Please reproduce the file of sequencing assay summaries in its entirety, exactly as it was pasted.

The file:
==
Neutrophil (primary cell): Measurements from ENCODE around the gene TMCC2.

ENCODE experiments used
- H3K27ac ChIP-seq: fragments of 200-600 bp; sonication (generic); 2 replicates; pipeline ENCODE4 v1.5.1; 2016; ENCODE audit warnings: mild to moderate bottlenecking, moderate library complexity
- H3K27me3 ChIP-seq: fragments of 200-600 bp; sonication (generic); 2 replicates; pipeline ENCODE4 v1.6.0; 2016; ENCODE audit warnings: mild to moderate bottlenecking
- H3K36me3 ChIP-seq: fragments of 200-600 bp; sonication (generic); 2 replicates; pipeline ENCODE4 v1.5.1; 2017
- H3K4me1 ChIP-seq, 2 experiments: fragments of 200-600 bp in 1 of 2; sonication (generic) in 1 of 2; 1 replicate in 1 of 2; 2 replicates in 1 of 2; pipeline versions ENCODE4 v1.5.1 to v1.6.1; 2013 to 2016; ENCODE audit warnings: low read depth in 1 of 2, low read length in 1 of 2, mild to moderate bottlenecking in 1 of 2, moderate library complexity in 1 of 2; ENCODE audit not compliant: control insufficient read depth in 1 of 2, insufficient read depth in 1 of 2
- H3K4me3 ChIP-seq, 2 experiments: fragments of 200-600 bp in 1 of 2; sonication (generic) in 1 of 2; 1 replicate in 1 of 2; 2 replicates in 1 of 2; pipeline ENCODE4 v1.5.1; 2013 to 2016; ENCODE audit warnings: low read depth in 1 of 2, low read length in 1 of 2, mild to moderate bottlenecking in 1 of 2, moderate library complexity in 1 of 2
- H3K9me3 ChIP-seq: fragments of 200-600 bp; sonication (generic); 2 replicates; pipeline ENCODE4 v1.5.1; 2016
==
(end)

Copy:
Neutrophil (primary cell): Measurements from ENCODE around the gene TMCC2.

ENCODE experiments used
- H3K27ac ChIP-seq: fragments of 200-600 bp; sonication (generic); 2 replicates; pipeline ENCODE4 v1.5.1; 2016; ENCODE audit warnings: mild to moderate bottlenecking, moderate library complexity
- H3K27me3 ChIP-seq: fragments of 200-600 bp; sonication (generic); 2 replicates; pipeline ENCODE4 v1.6.0; 2016; ENCODE audit warnings: mild to moderate bottlenecking
- H3K36me3 ChIP-seq: fragments of 200-600 bp; sonication (generic); 2 replicates; pipeline ENCODE4 v1.5.1; 2017
- H3K4me1 ChIP-seq, 2 experiments: fragments of 200-600 bp in 1 of 2; sonication (generic) in 1 of 2; 1 replicate in 1 of 2; 2 replicates in 1 of 2; pipeline versions ENCODE4 v1.5.1 to v1.6.1; 2013 to 2016; ENCODE audit warnings: low read depth in 1 of 2, low read length in 1 of 2, mild to moderate bottlenecking in 1 of 2, moderate library complexity in 1 of 2; ENCODE audit not compliant: control insufficient read depth in 1 of 2, insufficient read depth in 1 of 2
- H3K4me3 ChIP-seq, 2 experiments: fragments of 200-600 bp in 1 of 2; sonication (generic) in 1 of 2; 1 replicate in 1 of 2; 2 replicates in 1 of 2; pipeline ENCODE4 v1.5.1; 2013 to 2016; ENCODE audit warnings: low read depth in 1 of 2, low read length in 1 of 2, mild to moderate bottlenecking in 1 of 2, moderate library complexity in 1 of 2
- H3K9me3 ChIP-seq: fragments of 200-600 bp; sonication (generic); 2 replicates; pipeline ENCODE4 v1.5.1; 2016